The BBC has aerial footage of a huge blaze in the London Borough of Croydon, after violence broke out on the U.K. capital's streets for a third day. Camberwell, where I lived for years, is reportedly in a state of panic, with shops being vandalized in nearby Peckham. Sky News reports that there is now unrest in Birmingham.
The building on fire is the House of Reeves, a 140-year old furniture business.
Residents report widespread looting in Croydon's downtown, with updates appearing regularly on the the local newspaper's liveblog. One odd aspect of all this is that it's unfolding live on TV and twitter in one of the world's wealthiest and most high-tech cities, with politicians on-hand to condemn events occurring in front of their very eyes. But that seems to be all they can do about it.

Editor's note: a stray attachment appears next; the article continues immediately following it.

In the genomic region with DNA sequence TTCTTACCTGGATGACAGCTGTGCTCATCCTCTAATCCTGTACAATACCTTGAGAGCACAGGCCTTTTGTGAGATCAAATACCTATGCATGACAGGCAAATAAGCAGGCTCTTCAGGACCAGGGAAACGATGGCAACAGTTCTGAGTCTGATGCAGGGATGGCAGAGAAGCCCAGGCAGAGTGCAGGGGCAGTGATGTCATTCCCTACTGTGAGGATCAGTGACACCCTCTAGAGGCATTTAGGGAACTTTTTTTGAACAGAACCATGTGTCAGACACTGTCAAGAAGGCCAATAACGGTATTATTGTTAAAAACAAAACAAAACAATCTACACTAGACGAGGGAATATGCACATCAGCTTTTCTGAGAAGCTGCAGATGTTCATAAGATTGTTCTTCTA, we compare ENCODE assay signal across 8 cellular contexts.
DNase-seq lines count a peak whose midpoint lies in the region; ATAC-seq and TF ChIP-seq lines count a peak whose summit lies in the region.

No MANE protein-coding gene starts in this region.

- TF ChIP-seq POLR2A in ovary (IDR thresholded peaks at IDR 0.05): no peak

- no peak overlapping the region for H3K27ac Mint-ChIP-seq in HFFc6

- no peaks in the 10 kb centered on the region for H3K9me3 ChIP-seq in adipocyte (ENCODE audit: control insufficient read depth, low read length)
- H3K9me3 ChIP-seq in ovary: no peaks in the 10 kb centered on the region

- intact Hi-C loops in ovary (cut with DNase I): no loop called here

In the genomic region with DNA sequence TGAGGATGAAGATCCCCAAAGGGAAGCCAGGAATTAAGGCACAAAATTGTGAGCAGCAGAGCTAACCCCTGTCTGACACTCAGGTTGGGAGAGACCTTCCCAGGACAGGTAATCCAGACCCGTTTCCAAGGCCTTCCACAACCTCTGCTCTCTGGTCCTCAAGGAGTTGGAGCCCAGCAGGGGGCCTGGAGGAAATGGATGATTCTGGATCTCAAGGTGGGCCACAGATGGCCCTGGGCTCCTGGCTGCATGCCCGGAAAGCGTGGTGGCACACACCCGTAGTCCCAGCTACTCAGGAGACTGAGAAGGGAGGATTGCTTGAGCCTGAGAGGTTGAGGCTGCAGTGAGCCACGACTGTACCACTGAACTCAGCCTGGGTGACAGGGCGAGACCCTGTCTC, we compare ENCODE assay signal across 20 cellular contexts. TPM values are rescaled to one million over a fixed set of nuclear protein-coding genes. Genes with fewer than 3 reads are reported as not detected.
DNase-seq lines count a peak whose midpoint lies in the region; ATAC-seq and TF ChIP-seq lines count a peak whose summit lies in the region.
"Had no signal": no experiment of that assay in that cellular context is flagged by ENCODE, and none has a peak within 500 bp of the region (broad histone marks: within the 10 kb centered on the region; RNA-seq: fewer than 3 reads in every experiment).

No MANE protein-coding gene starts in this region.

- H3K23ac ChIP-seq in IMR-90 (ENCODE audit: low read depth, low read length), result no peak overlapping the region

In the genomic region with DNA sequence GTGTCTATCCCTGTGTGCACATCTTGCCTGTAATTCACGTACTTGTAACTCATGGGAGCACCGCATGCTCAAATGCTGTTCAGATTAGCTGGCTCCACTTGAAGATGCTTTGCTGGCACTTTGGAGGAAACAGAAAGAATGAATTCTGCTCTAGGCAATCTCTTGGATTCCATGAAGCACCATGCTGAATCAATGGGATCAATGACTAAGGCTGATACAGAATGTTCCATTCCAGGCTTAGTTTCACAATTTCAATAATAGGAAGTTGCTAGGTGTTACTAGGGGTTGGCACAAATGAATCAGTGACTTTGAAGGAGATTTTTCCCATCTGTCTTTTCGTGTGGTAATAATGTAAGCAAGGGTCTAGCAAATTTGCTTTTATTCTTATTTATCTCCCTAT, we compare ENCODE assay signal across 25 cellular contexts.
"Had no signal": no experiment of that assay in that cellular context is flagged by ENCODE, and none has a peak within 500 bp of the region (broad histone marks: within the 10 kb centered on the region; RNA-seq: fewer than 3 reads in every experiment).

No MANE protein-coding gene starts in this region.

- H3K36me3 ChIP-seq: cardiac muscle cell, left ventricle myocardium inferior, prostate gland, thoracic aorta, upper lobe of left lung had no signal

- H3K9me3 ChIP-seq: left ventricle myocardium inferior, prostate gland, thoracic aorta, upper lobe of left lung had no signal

Labour Party MP Diane Abbott expressed astonishment that the police were unable to prevent the continued looting: "is the Metropolitan Police telling us they can't be in two places at once?"
The Guardian speculates that the Police are so accustomed to well-planned "kettling" operations that they are simply unable to cope with roaming groups who aren't filing their protest march routes. [via Mennonot]
London Mayor Boris Johnson, who had refused to cut short his vacation, has finally decided to return to the U.K., as has Prime Minister David Cameron.
The unrest was sparked after Metropolitan police shot dead 29-year-old Mark Duggan and did not contact his next of kin. The force has apologized to his relatives. Forensic evidence from the scene of the shooting is still being examined. [BBC]
The Ecuadoran Embassy in London has confirmed Wikileaks’ accusation that it terminated Julian Assange’s access to its wifi network because it disapproved of Assange and Wikileaks’ “intervention in the affairs of other states” by publishing material pertaining to the impending US election.
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